Lysa isn't going to ask Petyr to do that, but would Jon Aryn have accepted Petyr's dual loyalty?  And assuming Petyr ever got Harrenhal actually operational, he would be quite powerful and would he really operate subserviently to the Lord of the Vale?  This was the problem the French King facced with the Dukes of Normandy after they became Kings of England.

IIRC, the rule is that if you inherit two tenancies in chief, (eg Lord of the Vale and Lord of the Riverlands) you have to give one of them up to a relative.

Other than that, I imagine one could hold more than one lordship.  If your overlords fight each other, then presumably, you would surrender one of your titles estates back to whichever overlord you are fighting, at least for the duration of the conflict. Enguerrand de Coucy, who was Earl of Bedford and married to Isabella, the daughter of Edward III, surrendered his lands back to Edward III in order to fight for France against him (and destroyed his marriage in the process).

 

Edited by SeanF

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Posted (edited)
22 hours ago, Lord Varys said:

You confuse attainted and disinherited here. Joffrey doesn't disinherit anyone in the books

No, it is you who are confused on the matter - Joffrey quite clearly disinherits a bunch of people in the books.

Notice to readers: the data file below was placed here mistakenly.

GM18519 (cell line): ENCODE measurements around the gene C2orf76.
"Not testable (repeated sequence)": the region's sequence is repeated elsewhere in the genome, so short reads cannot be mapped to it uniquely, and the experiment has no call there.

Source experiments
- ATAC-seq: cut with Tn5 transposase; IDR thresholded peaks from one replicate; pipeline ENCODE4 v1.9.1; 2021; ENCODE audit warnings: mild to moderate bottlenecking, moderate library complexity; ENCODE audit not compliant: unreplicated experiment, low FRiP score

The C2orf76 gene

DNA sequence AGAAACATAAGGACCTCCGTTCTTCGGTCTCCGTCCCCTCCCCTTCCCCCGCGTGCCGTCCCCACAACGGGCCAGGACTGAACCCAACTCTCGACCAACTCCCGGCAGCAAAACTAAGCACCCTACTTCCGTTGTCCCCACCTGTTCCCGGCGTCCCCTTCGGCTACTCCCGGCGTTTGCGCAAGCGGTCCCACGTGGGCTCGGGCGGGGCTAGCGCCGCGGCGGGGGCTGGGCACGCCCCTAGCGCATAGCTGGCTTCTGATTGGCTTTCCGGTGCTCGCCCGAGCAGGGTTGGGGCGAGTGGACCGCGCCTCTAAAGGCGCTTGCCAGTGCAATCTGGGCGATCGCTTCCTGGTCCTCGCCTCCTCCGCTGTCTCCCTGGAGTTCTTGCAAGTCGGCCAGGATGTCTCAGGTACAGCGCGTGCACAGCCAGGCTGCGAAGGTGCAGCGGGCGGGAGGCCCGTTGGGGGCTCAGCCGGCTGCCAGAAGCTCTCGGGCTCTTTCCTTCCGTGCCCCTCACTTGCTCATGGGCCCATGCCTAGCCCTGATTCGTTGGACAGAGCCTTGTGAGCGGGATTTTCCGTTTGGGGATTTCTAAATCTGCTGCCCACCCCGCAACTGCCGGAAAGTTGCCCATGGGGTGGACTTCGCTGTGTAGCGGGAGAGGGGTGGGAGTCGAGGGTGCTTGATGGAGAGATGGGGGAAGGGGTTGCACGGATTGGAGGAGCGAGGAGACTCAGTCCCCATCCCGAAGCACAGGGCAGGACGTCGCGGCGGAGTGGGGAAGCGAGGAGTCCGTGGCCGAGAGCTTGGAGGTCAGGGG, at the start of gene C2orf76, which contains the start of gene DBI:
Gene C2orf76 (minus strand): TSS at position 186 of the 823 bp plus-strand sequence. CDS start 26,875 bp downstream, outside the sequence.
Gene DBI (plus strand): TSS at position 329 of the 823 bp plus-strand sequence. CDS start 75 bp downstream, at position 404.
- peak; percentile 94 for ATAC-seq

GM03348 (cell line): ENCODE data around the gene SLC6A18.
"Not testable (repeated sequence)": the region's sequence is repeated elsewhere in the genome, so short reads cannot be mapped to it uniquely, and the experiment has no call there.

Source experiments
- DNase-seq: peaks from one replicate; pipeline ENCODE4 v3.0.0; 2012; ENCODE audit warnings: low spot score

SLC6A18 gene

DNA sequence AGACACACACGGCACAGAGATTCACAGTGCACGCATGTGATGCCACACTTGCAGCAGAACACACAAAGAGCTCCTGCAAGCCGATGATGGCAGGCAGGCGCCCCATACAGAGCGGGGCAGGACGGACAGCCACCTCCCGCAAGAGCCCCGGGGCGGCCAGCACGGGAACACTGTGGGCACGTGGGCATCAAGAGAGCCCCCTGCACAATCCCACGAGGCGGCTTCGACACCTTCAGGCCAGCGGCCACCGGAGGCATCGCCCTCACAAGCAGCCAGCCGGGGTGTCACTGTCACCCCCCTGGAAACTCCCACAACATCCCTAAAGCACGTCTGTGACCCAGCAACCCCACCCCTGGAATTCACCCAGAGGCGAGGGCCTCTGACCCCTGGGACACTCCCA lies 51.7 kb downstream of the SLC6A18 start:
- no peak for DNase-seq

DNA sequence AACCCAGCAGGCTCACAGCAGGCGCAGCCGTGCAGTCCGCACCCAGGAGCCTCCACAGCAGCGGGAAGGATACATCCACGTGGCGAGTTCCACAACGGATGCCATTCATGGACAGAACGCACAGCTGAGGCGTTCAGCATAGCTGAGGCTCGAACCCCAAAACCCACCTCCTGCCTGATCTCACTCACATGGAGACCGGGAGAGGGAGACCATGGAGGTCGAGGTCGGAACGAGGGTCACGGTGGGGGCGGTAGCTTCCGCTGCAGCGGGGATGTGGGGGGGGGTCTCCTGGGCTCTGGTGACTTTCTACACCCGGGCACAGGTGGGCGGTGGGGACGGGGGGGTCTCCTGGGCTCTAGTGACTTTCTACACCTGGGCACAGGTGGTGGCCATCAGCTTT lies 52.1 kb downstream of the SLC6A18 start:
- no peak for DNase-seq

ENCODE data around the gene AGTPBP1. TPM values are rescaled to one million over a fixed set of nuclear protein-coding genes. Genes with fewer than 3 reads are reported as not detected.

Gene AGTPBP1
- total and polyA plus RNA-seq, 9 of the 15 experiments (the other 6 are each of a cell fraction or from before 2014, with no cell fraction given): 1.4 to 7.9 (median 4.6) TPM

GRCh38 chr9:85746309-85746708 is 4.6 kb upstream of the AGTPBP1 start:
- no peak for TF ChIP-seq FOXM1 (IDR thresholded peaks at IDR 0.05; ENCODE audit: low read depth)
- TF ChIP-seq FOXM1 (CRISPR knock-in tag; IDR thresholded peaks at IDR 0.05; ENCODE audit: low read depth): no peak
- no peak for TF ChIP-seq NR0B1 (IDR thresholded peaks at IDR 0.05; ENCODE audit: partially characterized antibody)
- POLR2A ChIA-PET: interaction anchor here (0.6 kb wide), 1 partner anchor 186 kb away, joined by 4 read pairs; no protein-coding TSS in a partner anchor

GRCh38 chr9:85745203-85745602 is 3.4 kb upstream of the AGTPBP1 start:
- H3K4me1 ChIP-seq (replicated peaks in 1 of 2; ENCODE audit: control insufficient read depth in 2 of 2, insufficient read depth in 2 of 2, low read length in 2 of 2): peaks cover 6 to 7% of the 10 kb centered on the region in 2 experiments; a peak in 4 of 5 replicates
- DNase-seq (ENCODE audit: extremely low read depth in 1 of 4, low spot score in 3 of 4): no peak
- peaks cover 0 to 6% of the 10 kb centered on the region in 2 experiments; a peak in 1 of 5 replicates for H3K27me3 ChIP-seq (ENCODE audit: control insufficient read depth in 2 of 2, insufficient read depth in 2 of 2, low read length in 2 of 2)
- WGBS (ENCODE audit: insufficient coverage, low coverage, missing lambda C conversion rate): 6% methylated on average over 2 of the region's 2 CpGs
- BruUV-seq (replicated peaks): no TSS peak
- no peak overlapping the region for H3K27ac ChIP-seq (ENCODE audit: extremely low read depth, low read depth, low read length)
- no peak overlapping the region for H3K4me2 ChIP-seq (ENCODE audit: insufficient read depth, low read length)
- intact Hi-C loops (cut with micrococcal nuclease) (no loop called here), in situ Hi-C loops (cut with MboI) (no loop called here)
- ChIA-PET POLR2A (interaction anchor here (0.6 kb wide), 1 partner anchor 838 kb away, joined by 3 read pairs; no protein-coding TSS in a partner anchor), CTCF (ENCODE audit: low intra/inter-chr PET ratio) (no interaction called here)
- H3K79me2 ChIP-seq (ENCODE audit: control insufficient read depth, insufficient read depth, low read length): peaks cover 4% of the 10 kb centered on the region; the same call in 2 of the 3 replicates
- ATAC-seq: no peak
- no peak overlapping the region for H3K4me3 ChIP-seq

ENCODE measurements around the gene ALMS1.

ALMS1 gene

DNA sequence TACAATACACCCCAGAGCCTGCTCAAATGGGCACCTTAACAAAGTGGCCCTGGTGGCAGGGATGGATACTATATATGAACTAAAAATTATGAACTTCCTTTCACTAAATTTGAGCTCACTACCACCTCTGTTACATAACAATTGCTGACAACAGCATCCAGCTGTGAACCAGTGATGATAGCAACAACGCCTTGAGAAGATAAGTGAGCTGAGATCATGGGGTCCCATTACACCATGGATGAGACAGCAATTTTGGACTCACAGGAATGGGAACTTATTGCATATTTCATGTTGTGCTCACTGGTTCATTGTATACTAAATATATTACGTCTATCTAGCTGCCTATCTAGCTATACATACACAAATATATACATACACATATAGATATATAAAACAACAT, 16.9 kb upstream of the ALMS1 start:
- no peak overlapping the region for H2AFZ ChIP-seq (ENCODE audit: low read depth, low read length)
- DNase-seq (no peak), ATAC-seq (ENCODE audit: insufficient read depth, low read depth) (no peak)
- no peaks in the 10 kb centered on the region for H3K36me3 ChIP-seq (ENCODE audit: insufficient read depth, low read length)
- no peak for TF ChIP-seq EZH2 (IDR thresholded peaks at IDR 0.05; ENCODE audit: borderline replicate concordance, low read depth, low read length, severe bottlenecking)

Forty-seven lesser lordlings and six hundred nineteen knights had lost their lives beneath the fiery heart of Stannis and his Lord of Light, along with several thousand common men-at-arms. Traitors all, their heirs were disinherited, their lands and castles granted to those who had proved more loyal.

Hence my point stands. "Disinheriting" is a very specific thing in ASOIAF, it happens only by explicit decree ejecting the heir from succession. Thus your idea that a "person who has once been named or recognized as heir only be replaced by a child from another wife is disinherited" doesn't hold up. One can not be disinherited by being merely moved in the order of succession in ASOIAF.

22 hours ago, Lord Varys said:

It certainly is possible that long-standing female heiresses with grandchildren of their own would be able to push their claims through against the claim of the babe their feeble-minded father fathered on some young wife in his nineties

You continue to insist upon this point, yet Widow's Law makes no provisions for such claims.

Edited by Myrish Lace